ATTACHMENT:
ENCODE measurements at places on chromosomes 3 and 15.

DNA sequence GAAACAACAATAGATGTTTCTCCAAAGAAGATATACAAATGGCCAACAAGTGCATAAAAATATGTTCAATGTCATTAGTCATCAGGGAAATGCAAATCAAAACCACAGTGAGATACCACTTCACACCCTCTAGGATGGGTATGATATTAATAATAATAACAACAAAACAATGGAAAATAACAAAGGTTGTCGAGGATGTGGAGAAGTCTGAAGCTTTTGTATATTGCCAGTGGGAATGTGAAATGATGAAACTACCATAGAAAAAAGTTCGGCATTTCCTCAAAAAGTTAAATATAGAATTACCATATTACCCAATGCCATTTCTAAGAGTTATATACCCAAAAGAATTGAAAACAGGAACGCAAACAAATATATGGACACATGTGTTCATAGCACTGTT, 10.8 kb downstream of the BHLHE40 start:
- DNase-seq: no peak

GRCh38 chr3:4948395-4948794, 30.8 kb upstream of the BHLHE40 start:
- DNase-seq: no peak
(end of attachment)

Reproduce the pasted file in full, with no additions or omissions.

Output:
ENCODE measurements at places on chromosomes 3 and 15.

DNA sequence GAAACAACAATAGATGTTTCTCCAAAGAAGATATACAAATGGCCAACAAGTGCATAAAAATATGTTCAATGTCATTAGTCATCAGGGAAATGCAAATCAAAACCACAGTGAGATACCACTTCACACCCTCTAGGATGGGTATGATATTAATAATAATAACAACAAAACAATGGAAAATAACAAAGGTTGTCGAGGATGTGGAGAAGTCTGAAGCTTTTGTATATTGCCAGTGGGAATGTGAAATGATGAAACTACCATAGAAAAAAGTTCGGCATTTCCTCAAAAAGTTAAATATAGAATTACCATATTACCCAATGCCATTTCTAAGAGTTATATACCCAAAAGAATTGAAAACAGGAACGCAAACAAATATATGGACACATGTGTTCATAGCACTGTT, 10.8 kb downstream of the BHLHE40 start:
- DNase-seq: no peak

GRCh38 chr3:4948395-4948794, 30.8 kb upstream of the BHLHE40 start:
- DNase-seq: no peak